We should not be asking kids what they want to be when they grow up; we should be asking “how do you want to change the world when you grow up?” That way you are encouraging them to think creatively.– Joelle Foster, Executive Director, Hunter Hub for Entrepreneurial Thinking
This weekend, Alberta university and high school students got to be entrepreneurs for a day.
This was the second year of the geekStarter Startup Workshop. Hosted by MindFuel and the Hunter Hub for Entrepreneurial Thinking at the University of Calgary, the workshop is a full-day, hands-on experience for students to learn and practice the Lean Startup methodology. The goal is to arm them with this knowledge so that they can apply the process to their own projects in the future.
Student teams in both robotics and synthetic biology attended from Calgary, Edmonton, Lethbridge, High River, Canmore, Lacombe, and even Fort McMurray. They spent the day learning how to validate their ideas, challenge their assumptions, and iterate on their solutions.
Love the Problem, Not the Solution
The workshop was facilitated by Dr. Justin Pahara, CSO of Amino Labs and long-time supporter of geekStarter and STEM education. Amino Labs is a synthetic biology and STEM education startup based near Lethbridge. Their mission is to make genetic engineering accessible to everybody through their portable bioreactor kits and educational resources.
I had the great pleasure of being one of ten mentors during the session, who floated from table to table helping students work through hands-on activities in design thinking.
Design thinking revolves around empathy. That means understanding your end customer’s biggest challenges before you ever start building. It is much more important to focus on what problem you’re solving, instead of fixating on how you’re solving it.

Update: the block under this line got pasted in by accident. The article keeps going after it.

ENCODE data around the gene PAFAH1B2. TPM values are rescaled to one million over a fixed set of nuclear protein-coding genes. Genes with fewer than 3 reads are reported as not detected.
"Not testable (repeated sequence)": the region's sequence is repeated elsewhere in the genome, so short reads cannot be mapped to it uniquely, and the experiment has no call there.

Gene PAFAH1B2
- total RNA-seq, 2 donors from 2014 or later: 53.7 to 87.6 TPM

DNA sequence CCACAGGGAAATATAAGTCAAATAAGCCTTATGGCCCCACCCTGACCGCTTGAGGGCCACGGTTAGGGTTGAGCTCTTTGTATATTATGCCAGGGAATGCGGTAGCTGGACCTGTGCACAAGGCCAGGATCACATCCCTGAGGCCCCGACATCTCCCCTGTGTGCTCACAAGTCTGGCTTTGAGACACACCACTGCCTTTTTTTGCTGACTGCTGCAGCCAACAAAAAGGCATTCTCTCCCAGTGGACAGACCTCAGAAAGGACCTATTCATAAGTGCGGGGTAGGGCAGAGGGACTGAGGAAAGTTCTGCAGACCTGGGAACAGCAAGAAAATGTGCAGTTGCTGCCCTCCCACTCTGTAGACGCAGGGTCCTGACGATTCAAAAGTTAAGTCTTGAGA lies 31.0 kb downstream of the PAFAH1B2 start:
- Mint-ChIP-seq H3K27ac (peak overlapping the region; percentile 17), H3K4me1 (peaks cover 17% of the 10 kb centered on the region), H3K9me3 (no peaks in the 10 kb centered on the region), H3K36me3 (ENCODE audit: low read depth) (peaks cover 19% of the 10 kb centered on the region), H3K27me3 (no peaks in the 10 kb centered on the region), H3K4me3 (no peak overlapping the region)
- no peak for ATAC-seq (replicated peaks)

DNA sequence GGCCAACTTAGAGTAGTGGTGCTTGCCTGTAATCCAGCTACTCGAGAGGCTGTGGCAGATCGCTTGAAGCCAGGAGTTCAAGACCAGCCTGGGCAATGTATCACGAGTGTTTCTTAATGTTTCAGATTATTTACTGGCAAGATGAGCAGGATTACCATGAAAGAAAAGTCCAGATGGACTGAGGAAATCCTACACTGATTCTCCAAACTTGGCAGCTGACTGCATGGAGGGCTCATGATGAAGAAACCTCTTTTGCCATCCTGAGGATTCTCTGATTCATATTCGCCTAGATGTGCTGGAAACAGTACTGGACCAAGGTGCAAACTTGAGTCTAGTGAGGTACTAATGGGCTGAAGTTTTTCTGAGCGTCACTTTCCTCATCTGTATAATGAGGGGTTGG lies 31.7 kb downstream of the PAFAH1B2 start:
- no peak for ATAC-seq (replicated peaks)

By using this process, you avoid “square peg, round hole” syndrome, where you build something and search for a problem to plug it into. (I half-jokingly call it the “engineer’s problem.”)
An (Extra) Lean Startup Cycle
Teams spent the first half of the day exploring “How Should We?” questions. Pahara used the UN’s Sustainable Development Goals to guide and inspire the students during the process.
“How Should We?” questions ask “How should we help [customer] overcome the problem of [challenge] in order to bring [value]?”
By framing the question this way, the students learned how to focus and define their problem. They learned how to identify the values that resonate most with their audience. For example, “How should we help university students access healthier meal plans to improve their overall health?” is a much more focused problem than vaguely claiming “we want to solve obesity.”
The teams also had a chance to survey each other. This helped them (roughly) validate their assumptions and prototype concepts. The feedback they gathered helped iterate new prototypes.
Although condensed into a day, the students got to experience all the parts of the Lean Startup cycle. Pahara emphasized that parts of the design thinking cycle can take months. That said, this experience will hopefully be valuable when the teams do their own projects.
Tomorrow’s Innovators, Today
Over the past few years, I’ve seen Alberta’s growing efforts toward inspiring innovation. I am incredibly excited when I see the energy and enthusiasm from these young students in the room. Each one is passionate about inspiring change. I think it’s important for us as the innovation community to continue encouraging that.
By giving these students the resources and opportunities to work in the “real world” early on, we prepare them better for the workforce of the future. This is where creative problem-solving starts, and this is where we start training the innovators of tomorrow.
I’m excited to see what will come from our geekStarter students next year!